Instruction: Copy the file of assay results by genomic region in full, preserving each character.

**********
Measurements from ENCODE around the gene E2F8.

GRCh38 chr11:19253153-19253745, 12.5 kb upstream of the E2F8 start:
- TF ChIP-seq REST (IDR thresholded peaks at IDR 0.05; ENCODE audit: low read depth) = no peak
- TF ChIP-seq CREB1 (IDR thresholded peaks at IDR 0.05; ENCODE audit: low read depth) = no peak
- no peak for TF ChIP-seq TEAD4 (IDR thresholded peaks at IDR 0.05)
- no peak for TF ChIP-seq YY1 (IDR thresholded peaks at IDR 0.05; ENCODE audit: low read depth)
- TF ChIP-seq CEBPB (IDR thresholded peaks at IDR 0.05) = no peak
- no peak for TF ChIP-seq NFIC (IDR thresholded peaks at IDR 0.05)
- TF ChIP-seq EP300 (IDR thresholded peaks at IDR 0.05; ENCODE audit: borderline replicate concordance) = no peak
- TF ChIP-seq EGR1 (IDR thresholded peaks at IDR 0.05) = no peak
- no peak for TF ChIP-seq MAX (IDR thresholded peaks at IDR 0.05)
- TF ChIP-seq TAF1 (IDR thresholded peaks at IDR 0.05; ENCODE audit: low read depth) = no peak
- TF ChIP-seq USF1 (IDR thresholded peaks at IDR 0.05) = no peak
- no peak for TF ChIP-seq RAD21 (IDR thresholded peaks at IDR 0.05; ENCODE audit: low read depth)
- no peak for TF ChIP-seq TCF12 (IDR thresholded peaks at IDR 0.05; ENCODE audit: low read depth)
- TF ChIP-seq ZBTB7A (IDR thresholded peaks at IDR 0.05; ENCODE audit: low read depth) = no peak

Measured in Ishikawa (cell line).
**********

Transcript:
Measurements from ENCODE around the gene E2F8.

GRCh38 chr11:19253153-19253745, 12.5 kb upstream of the E2F8 start:
- TF ChIP-seq REST (IDR thresholded peaks at IDR 0.05; ENCODE audit: low read depth) = no peak
- TF ChIP-seq CREB1 (IDR thresholded peaks at IDR 0.05; ENCODE audit: low read depth) = no peak
- no peak for TF ChIP-seq TEAD4 (IDR thresholded peaks at IDR 0.05)
- no peak for TF ChIP-seq YY1 (IDR thresholded peaks at IDR 0.05; ENCODE audit: low read depth)
- TF ChIP-seq CEBPB (IDR thresholded peaks at IDR 0.05) = no peak
- no peak for TF ChIP-seq NFIC (IDR thresholded peaks at IDR 0.05)
- TF ChIP-seq EP300 (IDR thresholded peaks at IDR 0.05; ENCODE audit: borderline replicate concordance) = no peak
- TF ChIP-seq EGR1 (IDR thresholded peaks at IDR 0.05) = no peak
- no peak for TF ChIP-seq MAX (IDR thresholded peaks at IDR 0.05)
- TF ChIP-seq TAF1 (IDR thresholded peaks at IDR 0.05; ENCODE audit: low read depth) = no peak
- TF ChIP-seq USF1 (IDR thresholded peaks at IDR 0.05) = no peak
- no peak for TF ChIP-seq RAD21 (IDR thresholded peaks at IDR 0.05; ENCODE audit: low read depth)
- no peak for TF ChIP-seq TCF12 (IDR thresholded peaks at IDR 0.05; ENCODE audit: low read depth)
- TF ChIP-seq ZBTB7A (IDR thresholded peaks at IDR 0.05; ENCODE audit: low read depth) = no peak

Measured in Ishikawa (cell line).